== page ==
8 Fun Facts About Occupational Therapy
1. Occupational therapists (OTs) help patients to participate in every day occupations. What’s an occupation, you ask? “Occupations” include all meaningful activities a person desires and needs to participate in for daily life, not only those done as paid employment.
For children, an occupation may include things like getting dressed, writing their name, carrying books to class or playing.
2. Occupational therapists are experts in activity analysis. We use our observation skills to evaluate all areas o a persons life, identifying personal and environmental strengths and obstacles that may interfere with performance. We then play detective to select the appropriate match of an individual treatment plan to best meet a persons needs to achieve optimal functional outcomes.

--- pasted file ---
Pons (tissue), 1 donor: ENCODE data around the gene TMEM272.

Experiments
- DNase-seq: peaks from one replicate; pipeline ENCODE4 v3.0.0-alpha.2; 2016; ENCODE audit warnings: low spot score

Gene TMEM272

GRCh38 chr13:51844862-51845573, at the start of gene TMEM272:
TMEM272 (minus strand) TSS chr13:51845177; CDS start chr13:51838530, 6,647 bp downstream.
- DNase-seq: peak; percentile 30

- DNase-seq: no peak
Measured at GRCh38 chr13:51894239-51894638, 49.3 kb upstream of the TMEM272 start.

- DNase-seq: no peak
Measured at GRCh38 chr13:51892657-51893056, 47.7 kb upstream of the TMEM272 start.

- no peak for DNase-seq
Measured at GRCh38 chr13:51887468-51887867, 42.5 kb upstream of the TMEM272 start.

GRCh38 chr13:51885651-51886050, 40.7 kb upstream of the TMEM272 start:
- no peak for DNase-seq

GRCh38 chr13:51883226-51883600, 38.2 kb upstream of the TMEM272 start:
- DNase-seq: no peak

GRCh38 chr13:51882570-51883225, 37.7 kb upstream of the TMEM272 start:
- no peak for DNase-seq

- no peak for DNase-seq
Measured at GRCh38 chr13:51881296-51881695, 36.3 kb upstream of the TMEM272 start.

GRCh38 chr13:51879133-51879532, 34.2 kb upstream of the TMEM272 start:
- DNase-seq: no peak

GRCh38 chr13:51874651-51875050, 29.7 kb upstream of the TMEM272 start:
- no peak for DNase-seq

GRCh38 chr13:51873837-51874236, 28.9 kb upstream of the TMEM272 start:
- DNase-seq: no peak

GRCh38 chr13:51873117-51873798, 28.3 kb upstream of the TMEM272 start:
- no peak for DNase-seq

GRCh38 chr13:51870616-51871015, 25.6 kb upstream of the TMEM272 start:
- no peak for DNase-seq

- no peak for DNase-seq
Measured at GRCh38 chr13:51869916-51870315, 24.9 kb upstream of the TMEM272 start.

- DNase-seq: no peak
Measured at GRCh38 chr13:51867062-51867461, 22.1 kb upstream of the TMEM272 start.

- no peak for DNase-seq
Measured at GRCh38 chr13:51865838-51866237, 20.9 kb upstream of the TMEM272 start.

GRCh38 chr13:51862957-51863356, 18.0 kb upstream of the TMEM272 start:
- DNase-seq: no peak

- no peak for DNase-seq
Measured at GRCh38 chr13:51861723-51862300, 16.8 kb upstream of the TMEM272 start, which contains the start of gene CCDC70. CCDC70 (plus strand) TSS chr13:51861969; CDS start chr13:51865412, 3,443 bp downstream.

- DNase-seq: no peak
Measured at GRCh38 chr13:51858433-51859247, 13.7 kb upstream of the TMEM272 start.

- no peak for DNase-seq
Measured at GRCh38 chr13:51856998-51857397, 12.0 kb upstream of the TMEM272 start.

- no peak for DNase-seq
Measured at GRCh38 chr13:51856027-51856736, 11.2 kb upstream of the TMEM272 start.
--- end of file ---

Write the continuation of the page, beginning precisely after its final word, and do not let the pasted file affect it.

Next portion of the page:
3. Work settings for OTs include early intervention, schools, hospitals, outpatient clinics, long-term care facilities, private practice, Chiropractic settings, home health care, and in/outpatient mental health facilities.
4. Occupational therapists are trained to work with a variety of diagnoses and conditions, including traumatic brain injury, autism spectrum disorder, stroke, cerebral palsy, burns, fractures, spinal cord injury, soft tissue tears, tendinitis, orthopedic impairments, sensory processing disorders, developmental delays and so much more. We help people in all stages, ages, diagnoses and functional levels.
5. Occupational therapy was founded in 1917, three years before women even had the right to vote.
6. Occupational therapists first established a role in pediatrics in 1919 – and have been helping children now for over 100 years.
7. Since 2007, occupational therapists must earn a Master’s degrees to become licensed therapists and practice. Advanced training and specialty practice areas include sensory integration, feeding, eating and swallowing, assistive technology, hippotherapy, aquatic therapy, hand therapy, seating and mobility, low vision and environmental modifications.
8. Occupational therapists treat the whole person, utilizing holistic approaches combined with scientific evidence-based practice and current research to provide comprehensive treatment and optimal functional outcomes.